LPD, the original BSD Unix Line Printer Daemon, has been the
standard on Unix for years. It is available for every style of
Unix, and offers a rather minimal feature set derived from the
needs of timesharing-era computing. Despite this somewhat
peculiar history, it is still useful today as a basic print
spooler. To be really useful with modern printer, a good deal of
extra work is needed in the form of companion filter scripts and
front-end programs. But these exist, and it does all work.
LPD is also the name given to the network printing protocol by RFC
1179. This network protocol is spoken not only by
the LPD daemon itself, but by essentially every networked print
server, networked printer, and every other print spooler out
there; LPD is the least common denominator of standards-based
LPRng(see Section 6.3) is a far better
implementation of the basic LPD design than the regular one; if
you must use LPD, consider using LPRng instead. There is far less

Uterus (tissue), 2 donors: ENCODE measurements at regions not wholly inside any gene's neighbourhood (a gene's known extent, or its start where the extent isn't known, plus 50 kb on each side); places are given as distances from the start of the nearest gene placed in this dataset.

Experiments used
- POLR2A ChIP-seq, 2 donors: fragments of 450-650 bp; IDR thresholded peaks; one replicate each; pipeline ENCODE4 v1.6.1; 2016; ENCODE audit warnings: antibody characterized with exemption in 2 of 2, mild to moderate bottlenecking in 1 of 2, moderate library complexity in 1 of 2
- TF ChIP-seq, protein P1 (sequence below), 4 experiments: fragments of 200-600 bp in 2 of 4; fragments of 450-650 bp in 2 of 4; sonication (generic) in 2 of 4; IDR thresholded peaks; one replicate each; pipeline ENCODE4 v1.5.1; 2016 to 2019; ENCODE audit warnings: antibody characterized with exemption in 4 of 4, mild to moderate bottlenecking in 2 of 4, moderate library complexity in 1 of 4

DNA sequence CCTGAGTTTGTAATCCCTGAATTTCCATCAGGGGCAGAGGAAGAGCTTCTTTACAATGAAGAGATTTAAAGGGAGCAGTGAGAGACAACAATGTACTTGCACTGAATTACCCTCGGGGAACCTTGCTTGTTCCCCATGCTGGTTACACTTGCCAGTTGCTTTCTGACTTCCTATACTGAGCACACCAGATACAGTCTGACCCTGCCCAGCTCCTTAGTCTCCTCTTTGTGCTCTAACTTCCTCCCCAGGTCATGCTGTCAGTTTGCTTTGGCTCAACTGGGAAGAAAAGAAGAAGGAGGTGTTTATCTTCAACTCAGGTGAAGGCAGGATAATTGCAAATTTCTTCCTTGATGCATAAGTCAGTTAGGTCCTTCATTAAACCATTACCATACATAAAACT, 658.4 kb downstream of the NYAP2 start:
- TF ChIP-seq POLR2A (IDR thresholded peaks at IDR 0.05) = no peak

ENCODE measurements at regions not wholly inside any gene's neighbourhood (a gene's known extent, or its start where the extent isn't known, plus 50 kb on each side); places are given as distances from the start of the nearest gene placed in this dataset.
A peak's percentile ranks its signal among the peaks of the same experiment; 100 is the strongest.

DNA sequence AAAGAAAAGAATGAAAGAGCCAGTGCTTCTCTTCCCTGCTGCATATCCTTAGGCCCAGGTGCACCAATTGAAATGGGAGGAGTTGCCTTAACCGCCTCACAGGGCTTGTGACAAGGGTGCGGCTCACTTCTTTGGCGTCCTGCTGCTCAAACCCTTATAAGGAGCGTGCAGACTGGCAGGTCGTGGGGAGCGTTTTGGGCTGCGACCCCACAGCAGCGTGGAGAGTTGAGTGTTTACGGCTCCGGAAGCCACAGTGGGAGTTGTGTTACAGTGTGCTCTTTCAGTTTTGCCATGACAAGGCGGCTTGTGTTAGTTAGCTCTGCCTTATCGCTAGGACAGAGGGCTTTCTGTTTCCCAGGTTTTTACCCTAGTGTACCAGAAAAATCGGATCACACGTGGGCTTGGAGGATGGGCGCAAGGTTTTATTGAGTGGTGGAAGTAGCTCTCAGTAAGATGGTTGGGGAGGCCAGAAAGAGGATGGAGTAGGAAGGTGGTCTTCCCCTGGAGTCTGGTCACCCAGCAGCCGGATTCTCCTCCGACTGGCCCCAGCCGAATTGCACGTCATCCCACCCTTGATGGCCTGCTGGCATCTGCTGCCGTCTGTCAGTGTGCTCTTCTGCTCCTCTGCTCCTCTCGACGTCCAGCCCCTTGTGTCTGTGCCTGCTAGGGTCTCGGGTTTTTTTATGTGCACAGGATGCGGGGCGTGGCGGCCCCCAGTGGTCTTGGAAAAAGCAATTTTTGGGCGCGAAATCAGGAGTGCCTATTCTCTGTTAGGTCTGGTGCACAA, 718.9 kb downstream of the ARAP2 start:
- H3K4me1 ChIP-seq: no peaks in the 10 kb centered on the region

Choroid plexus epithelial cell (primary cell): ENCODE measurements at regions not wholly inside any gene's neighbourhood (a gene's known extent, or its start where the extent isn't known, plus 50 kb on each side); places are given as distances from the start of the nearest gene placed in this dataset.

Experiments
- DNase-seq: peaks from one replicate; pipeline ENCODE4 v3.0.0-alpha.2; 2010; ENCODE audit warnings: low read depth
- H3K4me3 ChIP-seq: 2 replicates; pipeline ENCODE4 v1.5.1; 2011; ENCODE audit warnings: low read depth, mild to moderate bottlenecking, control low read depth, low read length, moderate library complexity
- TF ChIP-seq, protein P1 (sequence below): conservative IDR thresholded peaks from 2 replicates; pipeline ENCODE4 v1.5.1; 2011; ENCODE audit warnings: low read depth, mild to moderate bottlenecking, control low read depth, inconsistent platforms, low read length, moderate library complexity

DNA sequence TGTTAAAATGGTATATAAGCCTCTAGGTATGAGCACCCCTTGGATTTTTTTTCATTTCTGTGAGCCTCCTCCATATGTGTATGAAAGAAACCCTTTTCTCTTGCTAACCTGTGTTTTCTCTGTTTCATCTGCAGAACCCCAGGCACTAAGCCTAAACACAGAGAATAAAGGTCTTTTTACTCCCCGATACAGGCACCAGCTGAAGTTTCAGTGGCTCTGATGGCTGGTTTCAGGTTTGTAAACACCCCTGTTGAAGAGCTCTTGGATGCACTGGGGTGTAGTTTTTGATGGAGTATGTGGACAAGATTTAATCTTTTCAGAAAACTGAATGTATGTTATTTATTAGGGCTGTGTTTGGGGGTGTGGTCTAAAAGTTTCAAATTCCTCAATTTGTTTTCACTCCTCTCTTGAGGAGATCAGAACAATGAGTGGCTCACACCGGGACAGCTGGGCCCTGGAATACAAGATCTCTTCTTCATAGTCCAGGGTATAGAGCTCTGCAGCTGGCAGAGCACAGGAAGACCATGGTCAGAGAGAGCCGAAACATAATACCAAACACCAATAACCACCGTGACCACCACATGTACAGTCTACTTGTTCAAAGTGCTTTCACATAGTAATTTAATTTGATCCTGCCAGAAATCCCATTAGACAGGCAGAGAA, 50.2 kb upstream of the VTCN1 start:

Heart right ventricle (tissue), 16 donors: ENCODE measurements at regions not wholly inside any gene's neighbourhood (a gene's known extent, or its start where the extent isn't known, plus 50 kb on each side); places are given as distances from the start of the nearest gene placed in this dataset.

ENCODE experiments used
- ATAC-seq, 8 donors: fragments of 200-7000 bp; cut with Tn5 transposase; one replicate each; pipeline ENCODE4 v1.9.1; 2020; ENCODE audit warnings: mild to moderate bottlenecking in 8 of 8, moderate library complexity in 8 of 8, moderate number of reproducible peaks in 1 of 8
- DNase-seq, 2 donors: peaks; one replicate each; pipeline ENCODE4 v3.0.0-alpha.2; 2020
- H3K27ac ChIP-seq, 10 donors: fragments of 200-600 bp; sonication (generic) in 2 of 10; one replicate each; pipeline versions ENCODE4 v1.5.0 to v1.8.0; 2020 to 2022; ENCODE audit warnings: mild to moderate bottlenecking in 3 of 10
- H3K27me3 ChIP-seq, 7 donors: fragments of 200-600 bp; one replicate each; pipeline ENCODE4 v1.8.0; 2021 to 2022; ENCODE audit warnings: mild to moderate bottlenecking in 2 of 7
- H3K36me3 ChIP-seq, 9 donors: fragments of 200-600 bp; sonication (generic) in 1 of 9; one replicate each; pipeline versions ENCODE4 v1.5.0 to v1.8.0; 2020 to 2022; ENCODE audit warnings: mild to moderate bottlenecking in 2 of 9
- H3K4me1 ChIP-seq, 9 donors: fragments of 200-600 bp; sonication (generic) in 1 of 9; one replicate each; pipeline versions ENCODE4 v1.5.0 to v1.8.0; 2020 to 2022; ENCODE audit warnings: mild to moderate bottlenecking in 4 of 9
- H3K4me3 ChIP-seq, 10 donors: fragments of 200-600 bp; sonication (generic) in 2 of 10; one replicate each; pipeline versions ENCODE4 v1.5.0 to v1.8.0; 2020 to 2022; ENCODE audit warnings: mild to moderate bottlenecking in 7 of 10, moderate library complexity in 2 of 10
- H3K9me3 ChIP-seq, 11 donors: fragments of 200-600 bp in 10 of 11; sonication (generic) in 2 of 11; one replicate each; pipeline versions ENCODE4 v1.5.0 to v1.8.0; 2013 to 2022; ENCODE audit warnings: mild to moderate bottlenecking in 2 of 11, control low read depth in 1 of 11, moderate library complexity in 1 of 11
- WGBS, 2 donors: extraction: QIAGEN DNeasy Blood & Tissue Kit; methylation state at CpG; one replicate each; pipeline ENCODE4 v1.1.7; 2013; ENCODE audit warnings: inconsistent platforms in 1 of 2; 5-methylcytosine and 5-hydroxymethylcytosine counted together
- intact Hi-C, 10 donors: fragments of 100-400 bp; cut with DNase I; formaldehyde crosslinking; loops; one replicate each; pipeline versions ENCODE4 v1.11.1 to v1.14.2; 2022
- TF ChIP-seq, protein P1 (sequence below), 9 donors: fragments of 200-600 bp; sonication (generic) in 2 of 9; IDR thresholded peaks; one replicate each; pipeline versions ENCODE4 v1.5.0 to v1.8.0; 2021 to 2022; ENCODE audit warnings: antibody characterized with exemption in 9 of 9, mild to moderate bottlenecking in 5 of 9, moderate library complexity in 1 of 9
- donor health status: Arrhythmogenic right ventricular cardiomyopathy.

voodoo involved in making it do what you want, and what voodoo
there is is well documented. LPRng is essentially an enhanced LPD implementation with better security and extra features.
There are a large number of LPD sources floating around in the
world. Arguably, some strain of BSD Unix is probably the official
owner, but everyone implements changes willy-nilly, and they all
cross-pollinate in unknown ways, such that it is difficult to say
with certainty exactly which LPD you might have. Of the readily
available LPDs, GNUlpr offers one with a few minor modifications
that make the user interface much more flexible. The GNUlpr supports command-line option specification with a-o flag; options are then passed through to
filters. This is similar to the features offered by a number of
traditional Unix vendors, and similar to (although incompatible
with) LPRng's -z option mechanism.
If you go with LPD, the best way to use it is via a front-end.
There are several to chose from; KDEPrint, GPR (see Section 3.4) and XPP are perhaps the best. Others exist; tell me about them.